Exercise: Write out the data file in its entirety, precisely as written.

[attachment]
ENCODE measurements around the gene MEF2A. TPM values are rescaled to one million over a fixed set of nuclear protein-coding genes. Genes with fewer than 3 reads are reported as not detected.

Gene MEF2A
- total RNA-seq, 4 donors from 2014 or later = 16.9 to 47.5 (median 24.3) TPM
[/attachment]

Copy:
ENCODE measurements around the gene MEF2A. TPM values are rescaled to one million over a fixed set of nuclear protein-coding genes. Genes with fewer than 3 reads are reported as not detected.

Gene MEF2A
- total RNA-seq, 4 donors from 2014 or later = 16.9 to 47.5 (median 24.3) TPM